What Warren Buffett Selling BYD Stock Means for Regular Investors

What Warren Buffett Selling BYD Stock Means for Regular Investors
Warren Buffett, Chairman and CEO of Berkshire Hathaway, speaks following the annual Berkshire Hathaway shareholders meeting in Omaha, Neb. on May 5, 2019. (Nati Harnik/AP Photo)
Fan Yu

When Berkshire Hathaway, Warren Buffett’s investment firm, began trimming its stake in Chinese electric car and battery maker BYD, rumors began circulating on what it means for the company, China’s stock market, and ordinary investors following Chinese stocks.

But to regular everyday investors who follow Buffett, it means very little.

On the surface, the stock sales appear strange. After all, BYD now is the world’s second-biggest electric vehicle (EV) battery maker, overtaking South Korea’s LG. Sales of its EVs have also been accelerating. Its first-half 2022 net income tripled. BYD also has a commanding 30 percent market share in China’s expanding EV market. Those are all good news that, on their own, should send the company’s stock soaring.

But Berkshire, one of BYD’s biggest shareholders, has now sold 18 million shares according to securities filings. That has sent BYD shares plummeting in Hong Kong trading. As of Sept. 6, BYD stock was down almost 30 percent since July 1.

Now, Berkshire still owns around 220 million shares, good for almost 20 percent ownership stake in the company’s “H shares.” While the exact number of shares Berkshire owns at any time is hard to discern, the number of stocks it has already sold only amounts to very little of its total holdings.

So what’s going on here?

For one, some experts are expecting more sales which could drag the price down. “This is a common trend for investors starting to take cash,” Yang Liu, Atlantis Investment’s chief investment officer, told CNBC on Aug. 31. While that’s a rather obvious remark, the sheer volume of stock Buffett owns can easily move the market. If Berkshire decides to sell its entire near-20 percent stake in the company, its 220 million shares represent 25 times the stock’s single-day average volume. If Berkshire cannot arrange a block stock sale with an investment bank, it could take months for Berkshire to unload the stock in the open market, and those sales will mechanically put pressure on BYD’s stock price.

All of that has very little bearing on the firm’s fundamentals, its financials, its economics, or its outlook. The simple act of selling the stock will pressure its share price.

And why do investors expect Berkshire to keep selling? It has made a lot of money on its investment.

Buffett is a proponent of value investing strategy, which focuses on long-term value appreciation and buying companies with good balance sheets at depressed prices. But BYD wasn’t a typical Buffett investment that followed the value investing mantra. Berkshire invested in BYD at $1 per share back in 2008 at the suggestion of Li Lu—who founded the investment firm Himalaya Capital—who recommended it to Buffett’s longtime business partner Charlie Munger. That was three years before the company went public on the Hong Kong Stock Exchange.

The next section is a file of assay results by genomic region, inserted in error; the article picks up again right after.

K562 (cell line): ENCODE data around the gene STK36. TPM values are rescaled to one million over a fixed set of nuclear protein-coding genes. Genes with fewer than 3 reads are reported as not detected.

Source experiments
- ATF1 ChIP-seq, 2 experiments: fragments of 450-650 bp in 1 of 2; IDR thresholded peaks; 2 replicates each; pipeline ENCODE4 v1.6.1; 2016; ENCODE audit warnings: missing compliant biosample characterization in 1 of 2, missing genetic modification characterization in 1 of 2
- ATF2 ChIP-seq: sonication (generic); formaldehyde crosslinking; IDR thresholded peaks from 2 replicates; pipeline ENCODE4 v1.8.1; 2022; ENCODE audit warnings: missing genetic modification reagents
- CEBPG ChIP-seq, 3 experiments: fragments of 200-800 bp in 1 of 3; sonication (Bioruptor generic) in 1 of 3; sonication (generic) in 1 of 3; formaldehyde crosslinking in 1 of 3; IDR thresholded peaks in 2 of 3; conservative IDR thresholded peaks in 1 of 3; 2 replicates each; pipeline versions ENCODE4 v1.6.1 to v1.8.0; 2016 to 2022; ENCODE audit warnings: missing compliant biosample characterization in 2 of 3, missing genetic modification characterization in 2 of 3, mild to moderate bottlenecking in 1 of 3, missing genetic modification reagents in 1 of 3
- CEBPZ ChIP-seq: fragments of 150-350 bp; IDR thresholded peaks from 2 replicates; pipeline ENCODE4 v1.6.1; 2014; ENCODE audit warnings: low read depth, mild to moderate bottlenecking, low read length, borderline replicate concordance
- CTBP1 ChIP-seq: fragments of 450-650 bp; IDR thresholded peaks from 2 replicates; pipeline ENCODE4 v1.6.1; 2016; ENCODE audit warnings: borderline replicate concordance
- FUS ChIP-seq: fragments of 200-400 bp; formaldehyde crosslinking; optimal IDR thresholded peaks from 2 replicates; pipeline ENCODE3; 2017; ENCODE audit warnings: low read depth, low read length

The shares Berkshire recently sold averaged $35 per share. That’s an almost 35 times realization multiple. Berkshire held the stock for 14 years, a longer timeframe than many retail—or even institutional investors—would think about holding onto their shares. This gives us a sense of the immense profits the company was sitting on, and it makes sense that it would start selling given the uncertainties around the Chinese stock market.

Is this something retail investors following the “oracle of Omaha” could duplicate? Unlikely. This was a niche play that put Berkshire in the shoes of a late-stage venture investment firm. It didn’t exit when the company IPO’ed in 2011, and kept the stock even during the tumultuous period of 2014–16 when the Chinese stock market suffered from large volatility. It continued to sit on the shares during the Chinese stock market revival over the past five years.

And finally, after policy sentiment in Beijing has turned against technology companies and the country’s economically destructive COVID policy has rendered the future bleak, Berkshire has decided to begin unloading its massive shares in BYD. And we haven’t even touched upon more direct factors impacting BYD’s financial outlook, which is bright but is facing headwinds. Raw material prices for EV batteries will squeeze the company’s margins. And despite the recent decline in its stock price, BYD continues to trade at higher multiples than peers and very high absolute multiples. BYD has also been accused by the Australian Strategic Policy Institute of being connected to forced labor among the Uyghur population in Xinjiang.

All of this, coupled with the immense paper profits Buffett was sitting on, suggest that Berkshire should sell. It probably should have begun selling sooner. And for average investors who happen to also own BYD stock, it’s probably also a good time to sell given the macro picture and specific challenges facing the company’s richly valued stock.

Fan Yu is an expert in finance and economics and has contributed analyses on China's economy since 2015.
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